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Eating More Fruits and Berries Lowers Risk of Dementia

A recent study found that eating higher levels of foods with flavonoids (e.g. berries, apples, and tea) may lower the risk of later development of Alzheimer's disease and other age-related dementias.

Since currently there are no effective drugs that prevent or actual medical treatments for dementia, it is great that what a person eats (the dietary pattern) long-term may be protective. Something we can do to lower our risk for Alzheimer's disease and other dementias!

Tufts University researchers followed 2801 persons (50 years and older) for 20 years and found that those with the lowest intake of flavonoid rich foods (especially 3 flavonoid classes: flavonols, anthocyanins, and flavonoid polymers) had a 20 to 40% higher chance of developing Alzheimer's disease and other dementias, when compared to those eating the most flavonoid rich foods. [Note: The lowest intake group averaged  about 1 1/2 apples, but no berries or tea per month.]

Flavonoids are naturally occurring bioactive pigments, of which there are 7 types, that are found in plant-based foods. Some good sources of different types of flavonoids include berries & red wine (anthocyanin rich), onions & apples, pears (flavonol rich), citrus fruits and juices, teas, dark chocolate, parsley, celery,and soy products.

Eating a variety of fruits and vegetables appears to be best for health benefits. There is no one super-food. Other studies also find that the Mediterranean diet, which emphasizes fruits and vegetables (thus flavonoid rich), may reduce the risk of cognitive decline and dementia, including Alzheimer's disease.

Why are flavonoid containing foods protective, specifically "neuroprotective"? Studies suggest that they do the following: antioxidant effects, protect neurons from neurotoxins and combat neuroinflammation, and favorable changes in brain blood flow,

Excerpts from Science Daily: More berries, apples and tea may have protective benefits against Alzheimer's

Older adults who consumed small amounts of flavonoid-rich foods, such as berries, apples and tea, were two to four times more likely to develop Alzheimer's disease and related dementias over 20 years compared with people whose intake was higher, according to a new study led by scientists at the Jean Mayer USDA Human Nutrition Research Center on Aging (USDA HNRCA) at Tufts University.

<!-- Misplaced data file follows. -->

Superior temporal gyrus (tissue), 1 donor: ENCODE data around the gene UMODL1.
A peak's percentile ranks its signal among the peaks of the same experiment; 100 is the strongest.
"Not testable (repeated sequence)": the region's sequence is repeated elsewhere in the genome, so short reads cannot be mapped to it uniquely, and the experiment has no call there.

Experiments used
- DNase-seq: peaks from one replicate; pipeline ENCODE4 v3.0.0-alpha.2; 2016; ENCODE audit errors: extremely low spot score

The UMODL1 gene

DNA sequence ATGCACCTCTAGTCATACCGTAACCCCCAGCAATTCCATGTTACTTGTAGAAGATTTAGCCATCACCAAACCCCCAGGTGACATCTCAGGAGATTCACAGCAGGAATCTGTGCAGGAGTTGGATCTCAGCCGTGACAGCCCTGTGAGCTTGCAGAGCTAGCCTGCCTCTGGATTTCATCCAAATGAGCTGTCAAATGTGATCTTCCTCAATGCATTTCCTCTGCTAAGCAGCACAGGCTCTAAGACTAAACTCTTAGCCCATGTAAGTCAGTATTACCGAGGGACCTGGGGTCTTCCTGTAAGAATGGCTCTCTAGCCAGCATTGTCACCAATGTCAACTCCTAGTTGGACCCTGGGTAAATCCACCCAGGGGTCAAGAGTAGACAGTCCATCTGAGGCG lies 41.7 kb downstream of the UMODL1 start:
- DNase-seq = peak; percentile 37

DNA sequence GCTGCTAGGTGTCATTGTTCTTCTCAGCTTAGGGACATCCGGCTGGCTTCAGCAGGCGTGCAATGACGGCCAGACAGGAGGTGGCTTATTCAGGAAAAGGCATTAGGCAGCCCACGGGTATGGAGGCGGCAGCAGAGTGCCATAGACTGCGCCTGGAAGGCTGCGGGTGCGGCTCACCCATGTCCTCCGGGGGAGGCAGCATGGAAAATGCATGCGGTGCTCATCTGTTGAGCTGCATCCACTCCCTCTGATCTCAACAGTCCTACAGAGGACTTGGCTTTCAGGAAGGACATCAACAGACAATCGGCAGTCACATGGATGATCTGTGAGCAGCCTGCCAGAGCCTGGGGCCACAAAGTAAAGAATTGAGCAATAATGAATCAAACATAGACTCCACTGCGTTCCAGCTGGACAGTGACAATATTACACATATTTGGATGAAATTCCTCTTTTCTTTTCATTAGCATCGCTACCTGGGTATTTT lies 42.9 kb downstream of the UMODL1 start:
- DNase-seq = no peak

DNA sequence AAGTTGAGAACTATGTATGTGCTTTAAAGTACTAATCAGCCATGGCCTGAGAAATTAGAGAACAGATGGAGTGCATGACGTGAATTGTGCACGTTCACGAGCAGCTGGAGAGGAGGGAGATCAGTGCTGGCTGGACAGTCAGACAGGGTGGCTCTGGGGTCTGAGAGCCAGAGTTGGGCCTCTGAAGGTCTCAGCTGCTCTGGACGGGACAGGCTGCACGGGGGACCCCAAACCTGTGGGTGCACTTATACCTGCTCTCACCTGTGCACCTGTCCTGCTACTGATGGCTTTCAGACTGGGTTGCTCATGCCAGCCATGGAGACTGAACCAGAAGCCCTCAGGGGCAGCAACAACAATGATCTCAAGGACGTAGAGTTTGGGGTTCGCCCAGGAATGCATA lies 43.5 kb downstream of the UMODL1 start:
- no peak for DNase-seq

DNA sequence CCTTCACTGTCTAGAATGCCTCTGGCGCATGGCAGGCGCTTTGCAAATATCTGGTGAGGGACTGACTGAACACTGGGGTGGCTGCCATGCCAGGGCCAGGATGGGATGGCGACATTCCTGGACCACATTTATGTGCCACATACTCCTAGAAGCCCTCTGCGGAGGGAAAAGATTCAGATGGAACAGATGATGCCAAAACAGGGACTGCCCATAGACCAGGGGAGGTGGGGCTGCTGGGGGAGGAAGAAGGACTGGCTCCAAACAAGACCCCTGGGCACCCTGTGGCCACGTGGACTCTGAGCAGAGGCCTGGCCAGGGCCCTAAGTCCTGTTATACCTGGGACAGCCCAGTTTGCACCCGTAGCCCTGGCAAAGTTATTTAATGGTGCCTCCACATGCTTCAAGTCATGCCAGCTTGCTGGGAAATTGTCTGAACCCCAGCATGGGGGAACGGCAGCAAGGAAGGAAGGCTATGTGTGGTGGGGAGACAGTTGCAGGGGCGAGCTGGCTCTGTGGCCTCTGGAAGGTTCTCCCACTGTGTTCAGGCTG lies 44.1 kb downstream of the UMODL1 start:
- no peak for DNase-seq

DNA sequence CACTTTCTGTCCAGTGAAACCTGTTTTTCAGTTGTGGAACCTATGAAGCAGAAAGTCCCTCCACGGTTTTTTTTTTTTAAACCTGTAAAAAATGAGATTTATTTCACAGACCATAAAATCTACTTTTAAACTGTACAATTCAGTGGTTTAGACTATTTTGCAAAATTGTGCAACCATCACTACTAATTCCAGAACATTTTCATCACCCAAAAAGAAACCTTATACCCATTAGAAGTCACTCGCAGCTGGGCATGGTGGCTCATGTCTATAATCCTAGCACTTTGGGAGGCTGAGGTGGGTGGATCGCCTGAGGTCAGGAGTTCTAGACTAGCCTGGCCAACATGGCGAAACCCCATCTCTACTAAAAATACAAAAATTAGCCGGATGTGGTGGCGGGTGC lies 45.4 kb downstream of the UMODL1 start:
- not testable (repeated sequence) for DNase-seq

The epidemiological study of 2,800 people aged 50 and older examined the long-term relationship between eating foods containing flavonoids and risk of Alzheimer's disease (AD) and Alzheimer's disease and related dementias (ADRD). While many studies have looked at associations between nutrition and dementias over short periods of time, the study published today in the American Journal of Clinical Nutrition looked at exposure over 20 years.

Flavonoids are natural substances found in plants, including fruits and vegetables such as pears, apples, berries, onions, and plant-based beverages like tea and wine. Flavonoids are associated with various health benefits, including reduced inflammation. Dark chocolate is another source of flavonoids.

The research team determined that low intake of three flavonoid types was linked to higher risk of dementia when compared to the highest intake. Specifically:

  • Low intake of flavonols (apples, pears and tea) was associated with twice the risk of developing ADRD.
  • Low intake of anthocyanins (blueberries, strawberries, and red wine) was associated with a four-fold risk of developing ADRD.
  • Low intake of flavonoid polymers (apples, pears, and tea) was associated with twice the risk of developing ADRD.

The results were similar for AD.

The researchers analyzed six types of flavonoids and compared long-term intake levels with the number of AD and ADRD diagnoses later in life. They found that low intake (15th percentile or lower) of three flavonoid types was linked to higher risk of dementia when compared to the highest intake (greater than 60th percentile). Examples of the levels studied included:

  • Low intake (15th percentile or lower) was equal to no berries (anthocyanins) per month, roughly one-and-a-half apples per month (flavonols), and no tea (flavonoid polymers).
  • High intake (60th percentile or higher) was equal to roughly 7.5 cups of blueberries or strawberries (anthocyanins) per month, 8 apples and pears per month (flavonols), and 19 cups of tea per month (flavonoid polymers).

Jacques also said 50, the approximate age at which data was first analyzed for participants, is not too late to make positive dietary changes. "The risk of dementia really starts to increase over age 70, and the take home message is, when you are approaching 50 or just beyond, you should start thinking about a healthier diet if you haven't already," he said.

To measure long-term flavonoid intake, the research team used dietary questionnaires, filled out at medical exams approximately every four years by participants in the Framingham Heart Study, a largely Caucasian group of people who have been studied over several generations for risk factors of heart disease.

The participants were from the Offspring Cohort (children of the original participants), and the data came from exams 5 through 9. At the start of the study, the participants were free of AD and ADRD, with a valid food frequency questionnaire at baseline. Flavonoid intakes were updated at each exam to represent cumulative average intake across the five exam cycles.

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